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COVID-19: Austin, Travis County Ramp Up Testing Capacity

About 1,000 test kits have been received by the local health authority

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The availability of tests for potential cases of COVID-19 is being increased across Austin and Travis County. From today, March 18, the infrastructure for a number of referral and appointment sites is being established to help meet the growing demand for testing.
 
About 1,000 additional test kits have been received by the local health authority from the U.S. Department of Health and Human Services. However, there is still a significant gap between the number of tests available and the number of people seeking a test. The authority’s tests will therefore be prioritized for those who need them most – healthcare workers, hospital patients, individuals who live in nursing homes, and those at high risk of complications from the virus.
 
To ensure healthcare workers who are working on the front lines of this outbreak stay healthy, Austin Public Health has already coordinated with local healthcare providers to operate initial COVID-19 testing sites to test hospital workers, and City and County EMS, Fire and Police employees.
 
“Testing remains limited and even with more tests available, we must continue to prioritize testing for the immediate future such as healthcare workers, hospital patients, and individuals who live in nursing homes and those at high risk of complications,” said Dr. Mark Escott, Austin-Travis County interim health authority.
 
This week, a number of dedicated testing sites will open for members of the public by referral and appointment only. Under criteria laid out by the Texas Department of State Health Services, prioritization is given to individuals with a specific combination of symptoms combined with risk factors such as travel, close contact with confirmed cases, or underlying health conditions.
 
Guide for potential patients

  1. If you are exhibiting COVID-19 symptoms (fever, cough, shortness of breath), avoid the risk of spread at clinics and hospitals by using telehealth virtual visits (see a list of services on our webpage here) or calling your health provider.
  2. Your physician will determine if there is another plausible diagnosis with similar symptoms (i.e. influenza).
    • People with no insurance and no established provider experiencing Coronavirus-like symptoms should call CommUnityCare at 512-978-8775. CommUnityCare will triage people over the phone and send them to the appropriate location. 
  3. For suspected COVID-19 cases, your doctor will fill out a form. Austin Public Health will use this information to assess risk and criteria to determine whether a test is appropriate. You will be notified on whether you qualify for a test and will be provided with a test-site location. Until then, stay at home and self-distance.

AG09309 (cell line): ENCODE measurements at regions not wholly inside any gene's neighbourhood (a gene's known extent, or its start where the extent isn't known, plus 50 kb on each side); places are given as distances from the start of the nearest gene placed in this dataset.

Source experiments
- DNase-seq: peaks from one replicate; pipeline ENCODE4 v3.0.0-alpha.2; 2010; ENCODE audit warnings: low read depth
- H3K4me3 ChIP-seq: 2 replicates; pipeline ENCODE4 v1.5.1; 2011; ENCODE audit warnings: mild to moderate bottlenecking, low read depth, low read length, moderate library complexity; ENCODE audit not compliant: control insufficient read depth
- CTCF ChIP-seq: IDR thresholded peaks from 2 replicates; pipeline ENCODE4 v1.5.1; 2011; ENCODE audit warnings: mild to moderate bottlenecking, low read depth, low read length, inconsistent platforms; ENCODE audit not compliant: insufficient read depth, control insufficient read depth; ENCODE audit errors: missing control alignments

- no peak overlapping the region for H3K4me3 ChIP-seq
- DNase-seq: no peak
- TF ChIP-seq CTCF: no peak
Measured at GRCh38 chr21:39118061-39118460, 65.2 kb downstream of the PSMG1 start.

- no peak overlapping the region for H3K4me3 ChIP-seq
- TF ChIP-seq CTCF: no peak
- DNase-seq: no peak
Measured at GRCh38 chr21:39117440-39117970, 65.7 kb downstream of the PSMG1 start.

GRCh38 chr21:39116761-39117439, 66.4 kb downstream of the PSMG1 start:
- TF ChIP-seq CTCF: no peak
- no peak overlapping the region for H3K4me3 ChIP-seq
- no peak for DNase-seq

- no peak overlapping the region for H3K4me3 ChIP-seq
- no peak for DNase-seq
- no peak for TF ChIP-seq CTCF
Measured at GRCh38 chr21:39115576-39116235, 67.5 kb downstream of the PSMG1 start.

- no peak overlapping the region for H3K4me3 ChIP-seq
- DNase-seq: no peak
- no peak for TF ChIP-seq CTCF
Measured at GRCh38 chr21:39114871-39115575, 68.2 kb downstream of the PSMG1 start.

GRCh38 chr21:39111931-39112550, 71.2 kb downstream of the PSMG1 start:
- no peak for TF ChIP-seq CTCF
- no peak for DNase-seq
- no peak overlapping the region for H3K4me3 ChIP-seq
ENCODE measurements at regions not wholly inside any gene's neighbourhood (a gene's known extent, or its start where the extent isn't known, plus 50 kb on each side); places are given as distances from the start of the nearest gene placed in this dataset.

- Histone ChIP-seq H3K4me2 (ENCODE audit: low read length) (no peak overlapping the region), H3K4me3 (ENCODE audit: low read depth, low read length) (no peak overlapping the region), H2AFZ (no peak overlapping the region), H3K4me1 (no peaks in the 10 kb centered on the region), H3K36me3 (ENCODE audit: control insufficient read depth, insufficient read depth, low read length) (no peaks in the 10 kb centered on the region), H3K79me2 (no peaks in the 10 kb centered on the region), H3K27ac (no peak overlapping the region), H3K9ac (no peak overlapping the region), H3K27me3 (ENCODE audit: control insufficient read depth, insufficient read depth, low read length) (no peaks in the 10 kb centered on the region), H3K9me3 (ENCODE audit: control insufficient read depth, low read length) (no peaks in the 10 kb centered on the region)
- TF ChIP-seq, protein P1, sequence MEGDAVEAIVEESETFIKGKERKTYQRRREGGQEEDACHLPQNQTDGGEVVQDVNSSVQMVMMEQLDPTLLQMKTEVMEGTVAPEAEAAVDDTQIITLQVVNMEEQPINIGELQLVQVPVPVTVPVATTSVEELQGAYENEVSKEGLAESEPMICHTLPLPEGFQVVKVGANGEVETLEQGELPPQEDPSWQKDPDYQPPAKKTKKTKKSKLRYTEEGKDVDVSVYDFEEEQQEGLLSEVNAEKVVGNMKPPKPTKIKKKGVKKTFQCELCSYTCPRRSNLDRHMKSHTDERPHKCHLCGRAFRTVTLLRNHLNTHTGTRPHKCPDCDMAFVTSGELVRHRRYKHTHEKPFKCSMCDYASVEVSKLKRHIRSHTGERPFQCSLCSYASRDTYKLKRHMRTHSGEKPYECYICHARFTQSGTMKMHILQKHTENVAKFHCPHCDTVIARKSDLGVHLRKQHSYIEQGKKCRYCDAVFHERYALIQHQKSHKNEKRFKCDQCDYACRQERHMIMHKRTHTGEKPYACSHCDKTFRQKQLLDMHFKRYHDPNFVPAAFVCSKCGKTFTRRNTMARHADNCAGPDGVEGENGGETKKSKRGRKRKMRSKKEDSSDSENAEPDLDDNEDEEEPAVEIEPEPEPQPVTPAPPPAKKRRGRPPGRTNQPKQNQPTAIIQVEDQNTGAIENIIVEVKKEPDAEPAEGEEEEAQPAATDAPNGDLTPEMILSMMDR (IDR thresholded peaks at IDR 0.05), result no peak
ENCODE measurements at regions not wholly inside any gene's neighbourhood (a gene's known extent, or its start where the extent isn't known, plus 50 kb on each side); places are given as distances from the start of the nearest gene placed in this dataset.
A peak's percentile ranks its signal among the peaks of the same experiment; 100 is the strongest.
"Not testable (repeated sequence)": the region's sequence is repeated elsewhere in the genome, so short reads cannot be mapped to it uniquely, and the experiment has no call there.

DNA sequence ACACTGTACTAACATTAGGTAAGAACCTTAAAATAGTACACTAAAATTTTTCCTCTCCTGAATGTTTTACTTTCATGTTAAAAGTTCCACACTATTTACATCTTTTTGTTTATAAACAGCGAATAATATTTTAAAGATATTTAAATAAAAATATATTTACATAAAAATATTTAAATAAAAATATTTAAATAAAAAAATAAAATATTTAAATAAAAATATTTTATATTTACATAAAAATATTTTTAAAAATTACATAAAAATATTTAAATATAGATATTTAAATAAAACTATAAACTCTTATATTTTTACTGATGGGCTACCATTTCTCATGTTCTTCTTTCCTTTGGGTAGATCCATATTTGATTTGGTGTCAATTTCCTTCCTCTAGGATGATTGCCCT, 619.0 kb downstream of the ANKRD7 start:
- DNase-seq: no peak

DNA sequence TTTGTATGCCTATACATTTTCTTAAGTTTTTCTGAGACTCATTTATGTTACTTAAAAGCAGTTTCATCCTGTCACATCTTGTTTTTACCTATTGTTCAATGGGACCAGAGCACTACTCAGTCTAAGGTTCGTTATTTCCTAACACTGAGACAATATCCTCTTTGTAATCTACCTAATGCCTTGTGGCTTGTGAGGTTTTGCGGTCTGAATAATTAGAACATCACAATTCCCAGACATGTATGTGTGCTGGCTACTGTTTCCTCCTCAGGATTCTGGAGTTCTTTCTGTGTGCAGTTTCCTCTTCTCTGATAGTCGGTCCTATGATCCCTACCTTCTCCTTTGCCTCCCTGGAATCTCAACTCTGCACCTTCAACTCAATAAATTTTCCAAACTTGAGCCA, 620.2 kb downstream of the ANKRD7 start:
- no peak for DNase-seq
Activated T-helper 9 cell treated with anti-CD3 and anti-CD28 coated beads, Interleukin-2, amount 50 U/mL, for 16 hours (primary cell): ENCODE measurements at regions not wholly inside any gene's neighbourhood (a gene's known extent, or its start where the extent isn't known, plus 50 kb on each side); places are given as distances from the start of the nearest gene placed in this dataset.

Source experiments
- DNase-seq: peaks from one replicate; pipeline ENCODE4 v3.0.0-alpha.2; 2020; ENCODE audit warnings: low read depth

Patients are advised that private healthcare providers in their areas may be providing their own testing – they should contact their doctor’s office for further guidance.
 
As of 11 AM March 18, Austin-Travis County was reporting 23 positive tests. Contact tracing is ongoing and initial investigations indicate more individuals may have been exposed by coming into contact with people who tested positive in the local area – known as person-to-person spread. The risk of community spread, where people become infected with the virus but may not be sure how or where they became infected, is therefore high.
 
Dr. Mark Escott, interim health authority, said that even though Austin-Travis County did not have conclusive evidence that the area had experienced sustained person-to-person spread in the community (Phase 5 of Austin Public’s Health’s five-phase plan to coordinate COVID-19 response activities), the public should act as if Phase 5 had been reached.
 
“Check your symptoms and temperature before you leave home,” said Dr. Escott. “If you have a cough or a fever, you should stay home. Decreasing the spread, particularly the spread to those at highest risk for complications, depends on each member of the community being vigilant.”
 
Austin Public Health is stressing the importance of practicing good personal hygiene, gathering with others only if it is essential, and checking on elderly friends and family who might need some assistance during this time. If people feel sick they should stay home.
 
On March 17, Austin-Travis County moved to close bars, suspend dine-in service at restaurants, and ban gatherings of more than 10 people in confined spaces for six weeks under new Orders aimed at slowing the spread of COVID-19. The new Orders are consistent with CDC recommendations to follow a community-wide approach using social distancing to reduce illness and death. The White House has issued strict guidelines entitled “15 Days to Slow the Spread”, which urge people to “avoid social gatherings in groups of more than 10 people” and to “avoid eating or drinking at bars, restaurants and food courts”.
 
As the new Orders are implemented, City of Austin departments are highlighting the range of services they provide to help people in the service, events, music and other industries who are likely to be impacted most by the new restrictions.

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september 2020

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